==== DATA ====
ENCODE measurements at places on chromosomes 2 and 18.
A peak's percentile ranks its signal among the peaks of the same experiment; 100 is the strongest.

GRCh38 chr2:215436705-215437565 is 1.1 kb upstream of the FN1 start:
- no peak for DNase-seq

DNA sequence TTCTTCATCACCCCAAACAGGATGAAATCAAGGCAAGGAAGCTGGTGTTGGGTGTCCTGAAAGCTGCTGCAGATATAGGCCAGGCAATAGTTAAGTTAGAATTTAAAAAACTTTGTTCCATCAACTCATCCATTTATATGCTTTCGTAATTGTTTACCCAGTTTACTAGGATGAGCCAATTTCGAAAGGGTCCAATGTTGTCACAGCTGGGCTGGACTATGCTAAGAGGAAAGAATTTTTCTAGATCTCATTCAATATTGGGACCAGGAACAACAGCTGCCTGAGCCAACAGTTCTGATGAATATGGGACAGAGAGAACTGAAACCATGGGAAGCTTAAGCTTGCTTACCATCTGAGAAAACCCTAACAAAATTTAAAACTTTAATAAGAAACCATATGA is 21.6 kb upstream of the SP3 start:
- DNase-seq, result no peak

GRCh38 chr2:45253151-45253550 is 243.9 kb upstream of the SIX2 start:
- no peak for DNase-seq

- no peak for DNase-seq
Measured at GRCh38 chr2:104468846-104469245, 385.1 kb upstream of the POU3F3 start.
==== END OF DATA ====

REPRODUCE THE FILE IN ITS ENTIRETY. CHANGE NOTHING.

ENCODE measurements at places on chromosomes 2 and 18.
A peak's percentile ranks its signal among the peaks of the same experiment; 100 is the strongest.

GRCh38 chr2:215436705-215437565 is 1.1 kb upstream of the FN1 start:
- no peak for DNase-seq

DNA sequence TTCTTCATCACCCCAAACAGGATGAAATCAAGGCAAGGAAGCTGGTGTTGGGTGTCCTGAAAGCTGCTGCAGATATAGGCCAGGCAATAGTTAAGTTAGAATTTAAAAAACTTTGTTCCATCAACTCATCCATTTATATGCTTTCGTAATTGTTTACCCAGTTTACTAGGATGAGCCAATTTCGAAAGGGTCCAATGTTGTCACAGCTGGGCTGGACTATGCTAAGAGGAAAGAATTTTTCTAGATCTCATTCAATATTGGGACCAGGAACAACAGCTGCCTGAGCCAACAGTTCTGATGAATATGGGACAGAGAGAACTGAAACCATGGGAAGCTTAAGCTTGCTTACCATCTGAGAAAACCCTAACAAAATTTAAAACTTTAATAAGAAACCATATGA is 21.6 kb upstream of the SP3 start:
- DNase-seq, result no peak

GRCh38 chr2:45253151-45253550 is 243.9 kb upstream of the SIX2 start:
- no peak for DNase-seq

- no peak for DNase-seq
Measured at GRCh38 chr2:104468846-104469245, 385.1 kb upstream of the POU3F3 start.